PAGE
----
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LNRs (lock null resources) in RFC2518bis

From: Julian Reschke <julian.reschke@gmx.de>
Date: Mon, 09 Jan 2006 22:39:22 +0100
Message-ID: <43C2D80A.4020002@gmx.de>
To: WebDAV <w3c-dist-auth@w3.org>


this is an attempt to summarize the current status regarding RFC2518bis' 
deprecation of lock-null resources, and what's IMHO left to do.


In RFC2518, applying LOCK to an unmapped URL creates a so-called Lock 
Null Resource (LNR), which reserves the URL, but doesn't create a 
full-blown resource. Subsequently applying PUT or MKCOL transforms the 
LNR into a locked resource or collection. Not doing so causes the LNR to 
disappear after the associated lock expires.

Experience has shown that LNRs have made server implementations much 
more complicated, and many servers never have implemented them correctly 
(for instance, IIS). Furthermore (as as far as I can tell), there's 
little evidence of real-world clients that actually require LNRs to work 
as defined by RFC2518 (there may have been one response suggesting 
otherwise that I currently can't locate; maybe this was from Apple??)

Consensus points:

I think there's broad consensus that we want allow servers to implement 
a simpler model, and clients to require to interoperate with these 
simplified servers.

The stripped-down requirements are:

R1) A successful LOCK applied to an unmapped URL creates an empty, 
locked, regular resource (called ELR from here).

And that's it. No additional requirements.

We have disagreement on:

1) Are servers still allowed to implement the old model?

2) If so, how do we express this in the spec?

To make progress on these remaining questions, let's have a look at the 
additional requirements of LNRs over ELRs:

R2) Live properties and collection containment reflect the LNR status of 
the resource (see 
<http://greenbytes.de/tech/webdav/rfc2518.html#rfc.section.7.4> and 
for details).

R3) The LNR can be converted into an ELR by applying PUT or MKCOL.

R4) If it isn't, it disappears.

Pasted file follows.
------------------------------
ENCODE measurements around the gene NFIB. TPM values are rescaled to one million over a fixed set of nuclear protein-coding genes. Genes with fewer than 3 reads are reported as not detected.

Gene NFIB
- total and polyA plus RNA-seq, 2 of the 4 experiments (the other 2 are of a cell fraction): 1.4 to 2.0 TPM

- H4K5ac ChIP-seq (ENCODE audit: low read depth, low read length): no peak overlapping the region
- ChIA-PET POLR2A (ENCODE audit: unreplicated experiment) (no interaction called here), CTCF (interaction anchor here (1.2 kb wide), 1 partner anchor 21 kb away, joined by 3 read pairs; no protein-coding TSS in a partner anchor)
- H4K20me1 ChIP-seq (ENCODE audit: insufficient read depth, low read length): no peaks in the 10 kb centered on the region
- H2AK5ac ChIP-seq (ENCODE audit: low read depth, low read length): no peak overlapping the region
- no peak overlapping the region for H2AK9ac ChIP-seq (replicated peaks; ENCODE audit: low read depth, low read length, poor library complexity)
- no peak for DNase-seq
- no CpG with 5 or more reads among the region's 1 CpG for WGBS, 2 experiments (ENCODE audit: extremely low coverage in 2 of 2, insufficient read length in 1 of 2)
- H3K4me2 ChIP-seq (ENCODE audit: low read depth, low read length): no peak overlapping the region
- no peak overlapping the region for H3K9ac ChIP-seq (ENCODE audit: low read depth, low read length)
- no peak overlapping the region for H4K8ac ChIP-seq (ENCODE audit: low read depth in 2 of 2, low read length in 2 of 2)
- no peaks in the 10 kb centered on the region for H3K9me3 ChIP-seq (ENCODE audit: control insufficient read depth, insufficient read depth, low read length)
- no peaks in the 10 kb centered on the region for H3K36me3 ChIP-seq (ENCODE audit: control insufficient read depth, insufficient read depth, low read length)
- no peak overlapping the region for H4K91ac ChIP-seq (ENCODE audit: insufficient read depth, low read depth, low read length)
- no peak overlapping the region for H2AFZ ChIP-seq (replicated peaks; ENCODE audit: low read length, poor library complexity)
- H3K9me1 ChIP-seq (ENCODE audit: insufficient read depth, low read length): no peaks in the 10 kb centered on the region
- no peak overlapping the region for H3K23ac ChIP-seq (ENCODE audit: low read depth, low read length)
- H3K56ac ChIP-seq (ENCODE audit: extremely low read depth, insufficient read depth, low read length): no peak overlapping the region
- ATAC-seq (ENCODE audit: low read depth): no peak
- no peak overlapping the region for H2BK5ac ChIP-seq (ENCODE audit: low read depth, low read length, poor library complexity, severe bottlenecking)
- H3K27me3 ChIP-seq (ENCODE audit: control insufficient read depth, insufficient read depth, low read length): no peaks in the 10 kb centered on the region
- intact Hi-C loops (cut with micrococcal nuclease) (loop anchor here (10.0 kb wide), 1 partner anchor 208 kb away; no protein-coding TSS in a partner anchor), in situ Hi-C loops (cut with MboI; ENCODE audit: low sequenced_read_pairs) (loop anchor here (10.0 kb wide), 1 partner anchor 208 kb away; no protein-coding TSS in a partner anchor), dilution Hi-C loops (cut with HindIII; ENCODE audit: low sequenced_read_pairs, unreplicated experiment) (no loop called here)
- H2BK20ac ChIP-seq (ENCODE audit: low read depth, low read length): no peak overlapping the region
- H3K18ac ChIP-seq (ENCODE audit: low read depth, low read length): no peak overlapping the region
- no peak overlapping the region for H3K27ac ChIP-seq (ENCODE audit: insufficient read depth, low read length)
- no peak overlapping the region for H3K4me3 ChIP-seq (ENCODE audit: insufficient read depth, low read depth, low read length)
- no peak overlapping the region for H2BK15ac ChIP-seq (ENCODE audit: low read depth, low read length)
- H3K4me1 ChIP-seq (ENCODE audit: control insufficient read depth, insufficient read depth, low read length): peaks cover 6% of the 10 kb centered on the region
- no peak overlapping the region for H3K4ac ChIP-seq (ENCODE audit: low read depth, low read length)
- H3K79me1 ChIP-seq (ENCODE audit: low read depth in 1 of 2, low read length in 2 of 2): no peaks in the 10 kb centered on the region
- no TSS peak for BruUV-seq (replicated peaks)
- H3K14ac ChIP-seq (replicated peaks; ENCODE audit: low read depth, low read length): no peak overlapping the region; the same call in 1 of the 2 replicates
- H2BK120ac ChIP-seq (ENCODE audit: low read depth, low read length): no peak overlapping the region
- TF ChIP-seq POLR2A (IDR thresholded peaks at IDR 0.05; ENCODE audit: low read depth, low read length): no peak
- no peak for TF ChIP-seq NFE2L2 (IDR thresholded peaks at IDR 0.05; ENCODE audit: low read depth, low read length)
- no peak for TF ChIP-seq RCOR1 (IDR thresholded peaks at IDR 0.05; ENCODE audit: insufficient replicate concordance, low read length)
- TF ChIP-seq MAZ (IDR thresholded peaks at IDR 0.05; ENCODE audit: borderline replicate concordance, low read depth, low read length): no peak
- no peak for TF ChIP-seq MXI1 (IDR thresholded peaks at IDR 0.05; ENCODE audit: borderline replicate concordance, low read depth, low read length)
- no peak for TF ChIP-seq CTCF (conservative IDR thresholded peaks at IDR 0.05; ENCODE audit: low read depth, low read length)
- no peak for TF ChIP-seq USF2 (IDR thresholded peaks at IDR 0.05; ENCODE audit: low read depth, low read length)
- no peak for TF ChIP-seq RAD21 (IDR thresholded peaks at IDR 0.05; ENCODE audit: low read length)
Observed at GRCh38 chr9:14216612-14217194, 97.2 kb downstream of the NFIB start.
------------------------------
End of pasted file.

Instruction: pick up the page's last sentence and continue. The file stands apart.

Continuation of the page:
Let' assume for a moment that we continue to allow servers to implement 
LNRs. What would be the impact for clients that expect the simplified 

I1) The resource may go away when the client lets the lock expire: this 
is an edge condition. If a client really handles this case, it will have 
to do a subsequent DELETE, and getting a 404 upon that one would be 
completely harmless.

I2) Clients may be confused by some specifics of PROPFIND on the parent 
(member not listed) or on the resource itself (some live properties 
missing), but this will be completely harmless as long as the client 
sends a PUT after the LOCK, which is the likely use case anyway.

So to me it seems that allowing servers to continue to support the old 
model is harmless.

Current draft (10):

The current draft says that servers MUST support either ELRs or LNRs, 
and that they SHOULD implement ELRs 
It also says that servers implementing LNRs are not compliant to this 
spec, which I think is a spec bug (see 
It also requires servers (MUST level) to accept a Content-Type request 
header upon PUT, which is a totally new requirement, and really has 
nothing to do with the whole issue (see 

I think this needs to be improved. Suggestion:

- Make only those aspects of ELRs required that are actually relevant to 
the client, meaning that a subsequent PUT with the correct If header 
leads to a regular locked resource being created.

- Suggest that implementing ELRs is the simplest way to achieve these 

- Thus allow servers to continue implementing LNRs; clients that really 
care can discover the type of resource being created by doing a 
subsequent PROPFIND on the LOCKed URL.

That's it.

Feedback appreciated,

Received on Monday, 9 January 2006 21:41:19 UTC

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